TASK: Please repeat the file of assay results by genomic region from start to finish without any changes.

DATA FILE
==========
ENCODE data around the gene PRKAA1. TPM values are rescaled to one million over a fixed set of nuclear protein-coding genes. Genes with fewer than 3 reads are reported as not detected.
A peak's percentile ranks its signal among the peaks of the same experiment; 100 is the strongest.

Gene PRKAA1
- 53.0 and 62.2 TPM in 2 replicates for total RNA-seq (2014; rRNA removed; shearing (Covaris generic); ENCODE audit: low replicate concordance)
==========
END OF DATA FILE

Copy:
ENCODE data around the gene PRKAA1. TPM values are rescaled to one million over a fixed set of nuclear protein-coding genes. Genes with fewer than 3 reads are reported as not detected.
A peak's percentile ranks its signal among the peaks of the same experiment; 100 is the strongest.

Gene PRKAA1
- 53.0 and 62.2 TPM in 2 replicates for total RNA-seq (2014; rRNA removed; shearing (Covaris generic); ENCODE audit: low replicate concordance)